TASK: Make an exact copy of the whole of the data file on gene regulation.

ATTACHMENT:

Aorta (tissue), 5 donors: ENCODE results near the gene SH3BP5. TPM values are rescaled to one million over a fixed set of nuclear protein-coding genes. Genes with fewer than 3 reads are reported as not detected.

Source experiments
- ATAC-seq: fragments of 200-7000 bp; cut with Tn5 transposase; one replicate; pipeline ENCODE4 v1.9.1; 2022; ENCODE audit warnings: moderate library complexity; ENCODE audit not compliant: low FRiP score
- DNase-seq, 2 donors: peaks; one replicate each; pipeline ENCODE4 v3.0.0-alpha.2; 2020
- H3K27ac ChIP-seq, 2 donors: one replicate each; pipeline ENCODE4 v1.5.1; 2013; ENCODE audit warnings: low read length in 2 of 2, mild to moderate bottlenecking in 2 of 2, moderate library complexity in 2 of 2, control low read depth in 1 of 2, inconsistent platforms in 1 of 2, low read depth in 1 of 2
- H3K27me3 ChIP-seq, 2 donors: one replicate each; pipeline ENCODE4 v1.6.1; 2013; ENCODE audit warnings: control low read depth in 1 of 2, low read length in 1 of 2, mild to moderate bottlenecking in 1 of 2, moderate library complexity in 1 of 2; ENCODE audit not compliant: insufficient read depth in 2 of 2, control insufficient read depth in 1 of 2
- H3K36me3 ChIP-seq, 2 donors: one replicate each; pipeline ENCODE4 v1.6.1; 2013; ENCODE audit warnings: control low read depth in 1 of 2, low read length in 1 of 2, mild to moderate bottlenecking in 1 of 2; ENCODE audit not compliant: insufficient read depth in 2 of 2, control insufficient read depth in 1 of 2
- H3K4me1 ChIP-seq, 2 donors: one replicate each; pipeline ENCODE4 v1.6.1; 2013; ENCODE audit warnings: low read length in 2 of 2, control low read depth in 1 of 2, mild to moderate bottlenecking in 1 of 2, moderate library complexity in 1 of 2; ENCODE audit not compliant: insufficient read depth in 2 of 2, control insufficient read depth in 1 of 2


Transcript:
Aorta (tissue), 5 donors: ENCODE results near the gene SH3BP5. TPM values are rescaled to one million over a fixed set of nuclear protein-coding genes. Genes with fewer than 3 reads are reported as not detected.

Source experiments
- ATAC-seq: fragments of 200-7000 bp; cut with Tn5 transposase; one replicate; pipeline ENCODE4 v1.9.1; 2022; ENCODE audit warnings: moderate library complexity; ENCODE audit not compliant: low FRiP score
- DNase-seq, 2 donors: peaks; one replicate each; pipeline ENCODE4 v3.0.0-alpha.2; 2020
- H3K27ac ChIP-seq, 2 donors: one replicate each; pipeline ENCODE4 v1.5.1; 2013; ENCODE audit warnings: low read length in 2 of 2, mild to moderate bottlenecking in 2 of 2, moderate library complexity in 2 of 2, control low read depth in 1 of 2, inconsistent platforms in 1 of 2, low read depth in 1 of 2
- H3K27me3 ChIP-seq, 2 donors: one replicate each; pipeline ENCODE4 v1.6.1; 2013; ENCODE audit warnings: control low read depth in 1 of 2, low read length in 1 of 2, mild to moderate bottlenecking in 1 of 2, moderate library complexity in 1 of 2; ENCODE audit not compliant: insufficient read depth in 2 of 2, control insufficient read depth in 1 of 2
- H3K36me3 ChIP-seq, 2 donors: one replicate each; pipeline ENCODE4 v1.6.1; 2013; ENCODE audit warnings: control low read depth in 1 of 2, low read length in 1 of 2, mild to moderate bottlenecking in 1 of 2; ENCODE audit not compliant: insufficient read depth in 2 of 2, control insufficient read depth in 1 of 2
- H3K4me1 ChIP-seq, 2 donors: one replicate each; pipeline ENCODE4 v1.6.1; 2013; ENCODE audit warnings: low read length in 2 of 2, control low read depth in 1 of 2, mild to moderate bottlenecking in 1 of 2, moderate library complexity in 1 of 2; ENCODE audit not compliant: insufficient read depth in 2 of 2, control insufficient read depth in 1 of 2